Scientists increasingly see links between healthy ecosystems and reduced risks of hazards like landslides
The boy stares puzzled at the gash on his grandmother’s land. Also puzzled are 30 global disaster experts and professors on a study tour. ‘What kind of landslide was it?’ they wonder. Could exotic trees be to blame?
While some climb gingerly down the debris to get a better view, others interview his grandmother.
‘Was there a crack and a loud noise when it fell?’ they ask Faith Wangari,
who came to the village of Kayu in Murang’a county as a bride in 1960 and never learnt to write her name.
‘I felt vibrations and saw tipping trees’, says the diminutive farmer who grows tea. ‘Then water came up in puddles. I believe there is underground water and the soil fell in and filled the gap.’
Faith speaks with great poise but does admit to being scared.
‘Whenever it rains and we see a crack in the ground, I start to think: now where will I go?’
The visit to Faith’s farm was one stop on a field trip to orient instructors to Ecosystem-based Disaster Risk Reduction and Climate Change
Adaptation. The other was a steep snaking road that should have been bioengineered with trees and deep-rooted grasses to prevent the landslides that now block it every year.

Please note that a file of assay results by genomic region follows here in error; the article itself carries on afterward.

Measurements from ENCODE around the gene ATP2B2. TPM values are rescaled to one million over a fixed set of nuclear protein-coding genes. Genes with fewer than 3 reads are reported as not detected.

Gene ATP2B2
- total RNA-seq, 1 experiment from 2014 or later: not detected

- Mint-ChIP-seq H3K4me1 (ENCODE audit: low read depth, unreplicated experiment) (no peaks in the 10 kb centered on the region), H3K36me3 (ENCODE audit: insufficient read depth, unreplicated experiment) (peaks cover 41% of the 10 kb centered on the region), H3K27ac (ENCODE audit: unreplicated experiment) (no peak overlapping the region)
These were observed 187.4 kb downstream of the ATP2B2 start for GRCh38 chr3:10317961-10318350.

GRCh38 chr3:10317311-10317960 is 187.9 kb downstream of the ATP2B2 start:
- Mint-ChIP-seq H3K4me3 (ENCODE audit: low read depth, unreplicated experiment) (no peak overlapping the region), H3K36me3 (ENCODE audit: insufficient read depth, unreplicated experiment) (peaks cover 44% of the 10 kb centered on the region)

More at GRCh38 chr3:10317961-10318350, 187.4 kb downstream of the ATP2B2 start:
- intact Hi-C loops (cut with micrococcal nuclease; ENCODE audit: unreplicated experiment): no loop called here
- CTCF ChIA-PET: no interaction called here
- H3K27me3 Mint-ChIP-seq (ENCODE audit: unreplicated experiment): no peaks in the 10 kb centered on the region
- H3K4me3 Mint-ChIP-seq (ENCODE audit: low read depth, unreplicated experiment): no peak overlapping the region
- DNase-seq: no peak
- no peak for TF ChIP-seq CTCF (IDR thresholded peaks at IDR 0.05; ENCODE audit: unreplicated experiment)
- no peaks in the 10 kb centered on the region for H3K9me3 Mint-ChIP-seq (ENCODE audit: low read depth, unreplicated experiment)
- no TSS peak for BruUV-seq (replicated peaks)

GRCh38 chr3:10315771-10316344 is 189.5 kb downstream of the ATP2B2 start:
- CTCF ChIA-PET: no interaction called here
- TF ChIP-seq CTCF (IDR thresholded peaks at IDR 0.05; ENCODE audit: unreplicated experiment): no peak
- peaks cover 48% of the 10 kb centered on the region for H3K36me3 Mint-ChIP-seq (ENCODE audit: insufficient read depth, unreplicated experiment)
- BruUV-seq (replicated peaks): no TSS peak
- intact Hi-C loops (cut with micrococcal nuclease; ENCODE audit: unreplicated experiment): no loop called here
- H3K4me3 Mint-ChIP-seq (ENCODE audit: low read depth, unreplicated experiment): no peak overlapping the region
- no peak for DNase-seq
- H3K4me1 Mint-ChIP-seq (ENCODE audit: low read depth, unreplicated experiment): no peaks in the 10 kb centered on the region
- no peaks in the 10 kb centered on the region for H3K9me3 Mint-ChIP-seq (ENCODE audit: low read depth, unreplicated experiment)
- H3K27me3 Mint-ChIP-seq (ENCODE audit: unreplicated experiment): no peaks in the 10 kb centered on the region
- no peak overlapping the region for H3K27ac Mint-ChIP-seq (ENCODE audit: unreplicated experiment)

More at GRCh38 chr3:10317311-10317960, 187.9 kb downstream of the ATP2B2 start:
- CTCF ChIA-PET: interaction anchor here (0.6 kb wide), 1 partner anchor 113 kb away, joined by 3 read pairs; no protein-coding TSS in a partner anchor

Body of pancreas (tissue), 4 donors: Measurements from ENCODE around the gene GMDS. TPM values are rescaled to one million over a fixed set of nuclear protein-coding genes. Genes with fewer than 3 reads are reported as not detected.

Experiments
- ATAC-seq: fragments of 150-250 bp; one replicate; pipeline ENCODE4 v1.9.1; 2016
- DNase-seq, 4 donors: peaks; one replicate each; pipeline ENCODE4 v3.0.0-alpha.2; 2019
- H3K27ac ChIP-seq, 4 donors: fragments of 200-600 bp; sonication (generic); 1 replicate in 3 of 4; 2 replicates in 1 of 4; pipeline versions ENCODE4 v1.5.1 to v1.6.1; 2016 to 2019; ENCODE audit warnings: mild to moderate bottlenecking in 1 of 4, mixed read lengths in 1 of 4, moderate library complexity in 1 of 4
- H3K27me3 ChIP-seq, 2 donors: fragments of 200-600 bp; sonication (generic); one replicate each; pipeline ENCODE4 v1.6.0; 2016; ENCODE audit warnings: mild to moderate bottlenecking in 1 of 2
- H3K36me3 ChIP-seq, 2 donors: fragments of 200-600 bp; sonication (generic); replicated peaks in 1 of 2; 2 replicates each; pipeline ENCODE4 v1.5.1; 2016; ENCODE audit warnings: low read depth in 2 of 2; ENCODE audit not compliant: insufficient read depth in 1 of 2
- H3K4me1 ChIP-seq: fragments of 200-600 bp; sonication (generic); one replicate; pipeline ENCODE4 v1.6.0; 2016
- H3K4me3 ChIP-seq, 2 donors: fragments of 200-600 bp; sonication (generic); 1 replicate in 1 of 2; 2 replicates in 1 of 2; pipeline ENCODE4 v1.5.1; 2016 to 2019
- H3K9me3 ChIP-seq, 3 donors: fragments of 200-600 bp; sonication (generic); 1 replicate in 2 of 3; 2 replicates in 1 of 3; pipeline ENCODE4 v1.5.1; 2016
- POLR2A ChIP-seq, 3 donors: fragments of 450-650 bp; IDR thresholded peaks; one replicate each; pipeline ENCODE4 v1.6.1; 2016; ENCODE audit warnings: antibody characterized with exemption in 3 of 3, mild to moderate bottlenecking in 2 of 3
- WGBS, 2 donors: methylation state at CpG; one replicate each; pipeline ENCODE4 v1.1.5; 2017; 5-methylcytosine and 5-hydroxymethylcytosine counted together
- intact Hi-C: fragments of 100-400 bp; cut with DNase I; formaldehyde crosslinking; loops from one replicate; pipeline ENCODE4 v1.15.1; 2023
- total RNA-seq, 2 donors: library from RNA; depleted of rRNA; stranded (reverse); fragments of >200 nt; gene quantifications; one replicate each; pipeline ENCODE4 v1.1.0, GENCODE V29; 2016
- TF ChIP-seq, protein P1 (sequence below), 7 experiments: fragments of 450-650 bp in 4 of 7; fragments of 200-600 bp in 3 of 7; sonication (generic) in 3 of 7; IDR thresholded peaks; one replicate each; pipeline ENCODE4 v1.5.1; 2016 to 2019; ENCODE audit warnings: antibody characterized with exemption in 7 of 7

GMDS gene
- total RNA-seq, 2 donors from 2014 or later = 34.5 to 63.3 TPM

‘When it opened, people were clapping that they have a new road’, says Paul Murage, County Director Meteorological Services for Murang’a. ‘Now they are saying they should have been resettled’.
Since 1960, the county has experienced 116 landslides with many fatalities. But no one has perished recently, a fact the meteorologist puts down to better weather information through Kangema RANET 106.5fm, a radio station set up by Kenya Meteorological Department with the community.
‘The success is that we have recorded landslides but never had a death. We measure soil moisture and, before it can trigger a landslide, we announce for people to move’, says Murage, who is one of the facilitators of the course, run in early October by the United Nations Environment Programme (UNEP) and Kenyatta University with funding from Norway and the European Union.
Ecosystem-based disaster risk reduction (Eco-DRR) is a new field, falling under the larger umbrella of ‘nature-based solutions’. One of its leaders is Karen Sudmeier.
‘Eco-DRR was born after the 2004 tsunami’, says the senior advisor at UNEP’s Crisis Management Branch. ‘People noticed that few died where mangroves were intact and they started asking, “how much mangrove do we need to protect coastline?”